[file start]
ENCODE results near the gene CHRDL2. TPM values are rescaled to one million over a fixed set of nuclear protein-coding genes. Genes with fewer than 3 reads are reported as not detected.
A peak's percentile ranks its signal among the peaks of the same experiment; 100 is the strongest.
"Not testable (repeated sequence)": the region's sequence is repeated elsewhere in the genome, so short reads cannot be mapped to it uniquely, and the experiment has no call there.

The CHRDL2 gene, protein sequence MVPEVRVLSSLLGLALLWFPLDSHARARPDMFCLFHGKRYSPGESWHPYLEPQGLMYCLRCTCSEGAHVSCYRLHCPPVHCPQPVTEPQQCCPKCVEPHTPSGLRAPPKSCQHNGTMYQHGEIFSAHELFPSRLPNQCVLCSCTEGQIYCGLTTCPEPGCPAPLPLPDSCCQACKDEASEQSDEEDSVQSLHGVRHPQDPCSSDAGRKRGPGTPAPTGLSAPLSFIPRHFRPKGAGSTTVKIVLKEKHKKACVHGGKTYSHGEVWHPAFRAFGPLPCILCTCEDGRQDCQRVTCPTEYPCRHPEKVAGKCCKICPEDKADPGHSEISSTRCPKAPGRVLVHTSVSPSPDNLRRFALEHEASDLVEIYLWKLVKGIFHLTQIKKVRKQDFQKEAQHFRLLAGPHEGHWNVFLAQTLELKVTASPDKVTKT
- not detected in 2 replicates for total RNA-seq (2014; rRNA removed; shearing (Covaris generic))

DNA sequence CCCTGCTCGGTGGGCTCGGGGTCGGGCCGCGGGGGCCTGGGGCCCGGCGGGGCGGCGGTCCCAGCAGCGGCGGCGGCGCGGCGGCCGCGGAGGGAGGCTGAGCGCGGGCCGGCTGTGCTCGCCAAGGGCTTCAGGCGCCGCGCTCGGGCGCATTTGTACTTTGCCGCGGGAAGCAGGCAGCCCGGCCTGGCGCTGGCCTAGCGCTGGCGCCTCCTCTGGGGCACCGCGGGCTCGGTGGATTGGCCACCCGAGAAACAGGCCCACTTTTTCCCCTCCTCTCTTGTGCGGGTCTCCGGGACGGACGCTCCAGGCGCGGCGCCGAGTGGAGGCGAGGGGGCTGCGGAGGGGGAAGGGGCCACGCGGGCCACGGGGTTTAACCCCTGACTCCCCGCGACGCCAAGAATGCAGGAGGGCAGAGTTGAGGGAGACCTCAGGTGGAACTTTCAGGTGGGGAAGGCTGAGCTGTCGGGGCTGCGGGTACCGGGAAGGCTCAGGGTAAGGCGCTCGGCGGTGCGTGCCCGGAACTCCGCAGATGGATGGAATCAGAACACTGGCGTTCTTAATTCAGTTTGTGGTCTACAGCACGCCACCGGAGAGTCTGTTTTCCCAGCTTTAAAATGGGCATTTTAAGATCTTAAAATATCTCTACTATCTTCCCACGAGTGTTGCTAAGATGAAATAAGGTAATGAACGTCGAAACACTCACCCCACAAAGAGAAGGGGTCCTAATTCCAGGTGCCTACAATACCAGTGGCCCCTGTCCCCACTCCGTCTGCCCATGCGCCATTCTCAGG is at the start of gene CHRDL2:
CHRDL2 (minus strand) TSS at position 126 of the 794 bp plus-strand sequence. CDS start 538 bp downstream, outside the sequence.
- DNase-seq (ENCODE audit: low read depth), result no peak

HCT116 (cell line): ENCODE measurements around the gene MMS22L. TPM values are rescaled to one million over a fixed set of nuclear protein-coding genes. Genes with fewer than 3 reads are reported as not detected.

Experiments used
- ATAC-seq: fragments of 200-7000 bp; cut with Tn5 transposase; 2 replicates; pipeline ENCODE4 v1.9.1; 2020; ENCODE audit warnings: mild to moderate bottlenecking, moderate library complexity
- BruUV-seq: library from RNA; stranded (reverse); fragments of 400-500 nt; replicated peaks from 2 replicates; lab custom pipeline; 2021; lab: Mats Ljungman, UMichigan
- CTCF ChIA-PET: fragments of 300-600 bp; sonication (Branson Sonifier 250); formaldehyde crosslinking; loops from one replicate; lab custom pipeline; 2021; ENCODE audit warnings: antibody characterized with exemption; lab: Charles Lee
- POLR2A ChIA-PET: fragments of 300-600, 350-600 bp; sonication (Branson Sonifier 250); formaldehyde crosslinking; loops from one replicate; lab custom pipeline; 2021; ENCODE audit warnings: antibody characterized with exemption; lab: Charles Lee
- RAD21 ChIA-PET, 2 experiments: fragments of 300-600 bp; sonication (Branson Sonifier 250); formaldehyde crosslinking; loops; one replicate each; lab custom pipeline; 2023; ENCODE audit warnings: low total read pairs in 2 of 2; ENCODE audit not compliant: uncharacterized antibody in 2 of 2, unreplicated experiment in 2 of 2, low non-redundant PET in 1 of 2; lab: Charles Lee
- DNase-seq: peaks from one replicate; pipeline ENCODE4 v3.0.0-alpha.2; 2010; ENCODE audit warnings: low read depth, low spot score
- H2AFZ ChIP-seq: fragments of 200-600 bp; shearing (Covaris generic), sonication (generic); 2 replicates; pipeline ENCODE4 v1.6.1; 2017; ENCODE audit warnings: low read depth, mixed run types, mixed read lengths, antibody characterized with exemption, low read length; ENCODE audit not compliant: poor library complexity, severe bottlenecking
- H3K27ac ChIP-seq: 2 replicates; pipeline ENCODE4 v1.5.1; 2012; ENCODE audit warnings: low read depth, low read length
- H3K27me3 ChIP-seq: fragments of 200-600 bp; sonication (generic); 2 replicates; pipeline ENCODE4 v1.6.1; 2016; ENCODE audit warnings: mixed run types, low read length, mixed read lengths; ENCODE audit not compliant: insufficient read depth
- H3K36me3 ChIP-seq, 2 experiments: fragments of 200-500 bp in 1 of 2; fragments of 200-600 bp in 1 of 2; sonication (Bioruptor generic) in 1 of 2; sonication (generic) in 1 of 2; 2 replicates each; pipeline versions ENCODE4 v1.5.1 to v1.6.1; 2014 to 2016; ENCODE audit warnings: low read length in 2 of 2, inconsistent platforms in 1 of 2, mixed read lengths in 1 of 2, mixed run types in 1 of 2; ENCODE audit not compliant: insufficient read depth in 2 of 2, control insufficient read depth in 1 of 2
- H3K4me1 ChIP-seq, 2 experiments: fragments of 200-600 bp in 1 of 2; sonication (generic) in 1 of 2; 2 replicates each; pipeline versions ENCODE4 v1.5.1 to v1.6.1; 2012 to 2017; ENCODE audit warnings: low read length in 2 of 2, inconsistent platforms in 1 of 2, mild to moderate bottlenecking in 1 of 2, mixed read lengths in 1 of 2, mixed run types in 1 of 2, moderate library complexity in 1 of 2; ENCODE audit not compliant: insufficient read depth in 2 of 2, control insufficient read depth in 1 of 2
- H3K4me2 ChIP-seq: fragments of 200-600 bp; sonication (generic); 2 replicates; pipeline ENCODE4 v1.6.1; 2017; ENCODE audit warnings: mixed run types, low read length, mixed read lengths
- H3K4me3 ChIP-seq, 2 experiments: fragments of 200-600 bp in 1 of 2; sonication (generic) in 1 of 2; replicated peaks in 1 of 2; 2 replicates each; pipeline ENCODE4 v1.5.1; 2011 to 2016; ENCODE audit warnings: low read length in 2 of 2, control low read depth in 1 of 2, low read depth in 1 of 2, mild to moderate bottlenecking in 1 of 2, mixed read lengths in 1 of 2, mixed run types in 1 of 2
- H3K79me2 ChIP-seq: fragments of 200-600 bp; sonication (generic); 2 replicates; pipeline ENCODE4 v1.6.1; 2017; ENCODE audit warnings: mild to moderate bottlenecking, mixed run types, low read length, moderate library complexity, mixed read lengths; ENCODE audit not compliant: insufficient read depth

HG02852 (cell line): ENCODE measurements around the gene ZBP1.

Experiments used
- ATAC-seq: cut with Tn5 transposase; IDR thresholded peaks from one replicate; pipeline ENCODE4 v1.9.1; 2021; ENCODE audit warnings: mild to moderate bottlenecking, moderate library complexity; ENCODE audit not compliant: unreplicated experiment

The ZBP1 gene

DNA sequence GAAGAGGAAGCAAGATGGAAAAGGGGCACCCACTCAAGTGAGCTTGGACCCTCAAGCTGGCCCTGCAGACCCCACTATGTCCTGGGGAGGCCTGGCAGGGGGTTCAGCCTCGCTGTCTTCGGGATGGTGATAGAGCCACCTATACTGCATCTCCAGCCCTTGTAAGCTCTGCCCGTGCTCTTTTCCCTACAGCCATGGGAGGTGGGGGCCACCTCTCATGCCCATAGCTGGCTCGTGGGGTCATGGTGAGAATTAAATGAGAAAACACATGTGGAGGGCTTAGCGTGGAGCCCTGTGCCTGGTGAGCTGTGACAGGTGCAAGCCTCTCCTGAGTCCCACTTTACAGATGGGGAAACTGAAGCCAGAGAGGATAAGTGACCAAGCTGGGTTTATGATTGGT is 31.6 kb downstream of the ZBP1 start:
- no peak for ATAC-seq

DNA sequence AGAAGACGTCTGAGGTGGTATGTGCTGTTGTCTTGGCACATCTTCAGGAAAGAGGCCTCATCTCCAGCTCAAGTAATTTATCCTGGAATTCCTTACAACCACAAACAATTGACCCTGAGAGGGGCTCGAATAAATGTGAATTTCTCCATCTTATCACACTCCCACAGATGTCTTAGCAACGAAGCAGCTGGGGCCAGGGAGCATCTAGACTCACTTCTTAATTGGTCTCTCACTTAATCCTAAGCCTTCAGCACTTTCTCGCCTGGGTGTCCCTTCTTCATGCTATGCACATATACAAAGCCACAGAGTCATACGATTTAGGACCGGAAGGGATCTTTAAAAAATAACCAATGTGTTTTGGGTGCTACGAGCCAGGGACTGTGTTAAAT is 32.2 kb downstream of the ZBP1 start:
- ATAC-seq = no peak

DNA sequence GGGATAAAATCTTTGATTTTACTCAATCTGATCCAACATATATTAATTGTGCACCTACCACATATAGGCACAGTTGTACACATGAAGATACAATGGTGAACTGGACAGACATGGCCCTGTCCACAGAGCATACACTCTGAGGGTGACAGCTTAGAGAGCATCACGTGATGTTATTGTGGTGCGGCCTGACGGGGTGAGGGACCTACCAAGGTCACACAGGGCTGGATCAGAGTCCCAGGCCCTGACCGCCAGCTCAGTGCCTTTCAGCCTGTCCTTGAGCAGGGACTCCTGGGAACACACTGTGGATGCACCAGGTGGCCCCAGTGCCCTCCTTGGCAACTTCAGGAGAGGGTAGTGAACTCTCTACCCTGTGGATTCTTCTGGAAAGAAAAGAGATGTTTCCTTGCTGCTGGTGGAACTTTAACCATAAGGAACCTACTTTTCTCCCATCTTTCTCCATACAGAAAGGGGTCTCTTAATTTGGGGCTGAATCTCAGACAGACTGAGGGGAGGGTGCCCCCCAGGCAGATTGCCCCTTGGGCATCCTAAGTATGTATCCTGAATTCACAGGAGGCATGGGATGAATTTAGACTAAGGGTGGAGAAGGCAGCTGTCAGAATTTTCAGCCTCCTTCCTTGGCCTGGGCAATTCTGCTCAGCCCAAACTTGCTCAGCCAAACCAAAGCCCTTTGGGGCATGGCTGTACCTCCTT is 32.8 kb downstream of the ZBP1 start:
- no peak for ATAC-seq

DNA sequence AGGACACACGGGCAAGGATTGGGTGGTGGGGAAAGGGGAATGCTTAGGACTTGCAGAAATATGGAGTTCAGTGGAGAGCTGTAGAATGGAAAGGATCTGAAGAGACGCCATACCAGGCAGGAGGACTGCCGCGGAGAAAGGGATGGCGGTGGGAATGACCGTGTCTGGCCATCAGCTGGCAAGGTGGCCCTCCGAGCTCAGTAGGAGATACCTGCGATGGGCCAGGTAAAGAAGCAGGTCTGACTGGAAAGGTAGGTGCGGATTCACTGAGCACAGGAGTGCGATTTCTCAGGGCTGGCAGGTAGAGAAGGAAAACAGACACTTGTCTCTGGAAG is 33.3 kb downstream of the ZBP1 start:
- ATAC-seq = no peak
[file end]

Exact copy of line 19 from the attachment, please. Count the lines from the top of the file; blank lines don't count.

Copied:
- H3K27me3 ChIP-seq: fragments of 200-600 bp; sonication (generic); 2 replicates; pipeline ENCODE4 v1.6.1; 2016; ENCODE audit warnings: mixed run types, low read length, mixed read lengths; ENCODE audit not compliant: insufficient read depth